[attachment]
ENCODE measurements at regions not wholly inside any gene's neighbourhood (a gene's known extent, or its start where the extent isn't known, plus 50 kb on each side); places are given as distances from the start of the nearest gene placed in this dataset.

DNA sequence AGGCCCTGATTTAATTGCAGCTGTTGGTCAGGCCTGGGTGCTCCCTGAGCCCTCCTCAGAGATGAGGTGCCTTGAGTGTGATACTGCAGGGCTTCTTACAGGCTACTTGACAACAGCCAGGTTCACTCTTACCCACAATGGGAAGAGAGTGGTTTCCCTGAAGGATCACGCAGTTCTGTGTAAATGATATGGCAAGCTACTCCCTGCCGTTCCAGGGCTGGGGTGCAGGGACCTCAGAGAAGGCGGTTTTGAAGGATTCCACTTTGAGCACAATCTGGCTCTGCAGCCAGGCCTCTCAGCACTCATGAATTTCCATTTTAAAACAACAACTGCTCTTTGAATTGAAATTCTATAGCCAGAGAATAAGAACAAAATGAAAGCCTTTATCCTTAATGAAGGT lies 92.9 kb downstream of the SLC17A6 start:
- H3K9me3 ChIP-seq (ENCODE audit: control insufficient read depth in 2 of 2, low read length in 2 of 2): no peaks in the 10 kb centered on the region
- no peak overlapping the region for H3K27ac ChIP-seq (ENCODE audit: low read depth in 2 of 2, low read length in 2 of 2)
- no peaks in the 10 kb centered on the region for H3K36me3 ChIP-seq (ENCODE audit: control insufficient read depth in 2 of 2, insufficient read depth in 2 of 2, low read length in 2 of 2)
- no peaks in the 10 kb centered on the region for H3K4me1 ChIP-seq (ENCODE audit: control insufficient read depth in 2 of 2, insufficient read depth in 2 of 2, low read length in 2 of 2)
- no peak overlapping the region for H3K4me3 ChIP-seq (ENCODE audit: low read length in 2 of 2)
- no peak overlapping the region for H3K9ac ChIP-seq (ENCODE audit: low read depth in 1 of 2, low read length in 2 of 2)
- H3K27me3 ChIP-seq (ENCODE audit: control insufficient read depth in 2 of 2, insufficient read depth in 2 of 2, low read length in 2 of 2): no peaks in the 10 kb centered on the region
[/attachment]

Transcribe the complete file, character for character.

ENCODE measurements at regions not wholly inside any gene's neighbourhood (a gene's known extent, or its start where the extent isn't known, plus 50 kb on each side); places are given as distances from the start of the nearest gene placed in this dataset.

DNA sequence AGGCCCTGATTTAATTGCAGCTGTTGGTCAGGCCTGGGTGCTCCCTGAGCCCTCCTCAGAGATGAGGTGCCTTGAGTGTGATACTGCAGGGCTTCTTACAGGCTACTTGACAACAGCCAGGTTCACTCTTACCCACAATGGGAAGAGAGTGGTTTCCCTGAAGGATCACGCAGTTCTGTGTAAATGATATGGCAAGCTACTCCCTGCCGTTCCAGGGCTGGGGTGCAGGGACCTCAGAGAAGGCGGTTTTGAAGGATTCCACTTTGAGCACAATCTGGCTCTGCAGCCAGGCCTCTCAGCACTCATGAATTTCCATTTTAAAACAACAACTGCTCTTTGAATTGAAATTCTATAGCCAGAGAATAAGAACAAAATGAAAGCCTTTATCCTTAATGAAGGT lies 92.9 kb downstream of the SLC17A6 start:
- H3K9me3 ChIP-seq (ENCODE audit: control insufficient read depth in 2 of 2, low read length in 2 of 2): no peaks in the 10 kb centered on the region
- no peak overlapping the region for H3K27ac ChIP-seq (ENCODE audit: low read depth in 2 of 2, low read length in 2 of 2)
- no peaks in the 10 kb centered on the region for H3K36me3 ChIP-seq (ENCODE audit: control insufficient read depth in 2 of 2, insufficient read depth in 2 of 2, low read length in 2 of 2)
- no peaks in the 10 kb centered on the region for H3K4me1 ChIP-seq (ENCODE audit: control insufficient read depth in 2 of 2, insufficient read depth in 2 of 2, low read length in 2 of 2)
- no peak overlapping the region for H3K4me3 ChIP-seq (ENCODE audit: low read length in 2 of 2)
- no peak overlapping the region for H3K9ac ChIP-seq (ENCODE audit: low read depth in 1 of 2, low read length in 2 of 2)
- H3K27me3 ChIP-seq (ENCODE audit: control insufficient read depth in 2 of 2, insufficient read depth in 2 of 2, low read length in 2 of 2): no peaks in the 10 kb centered on the region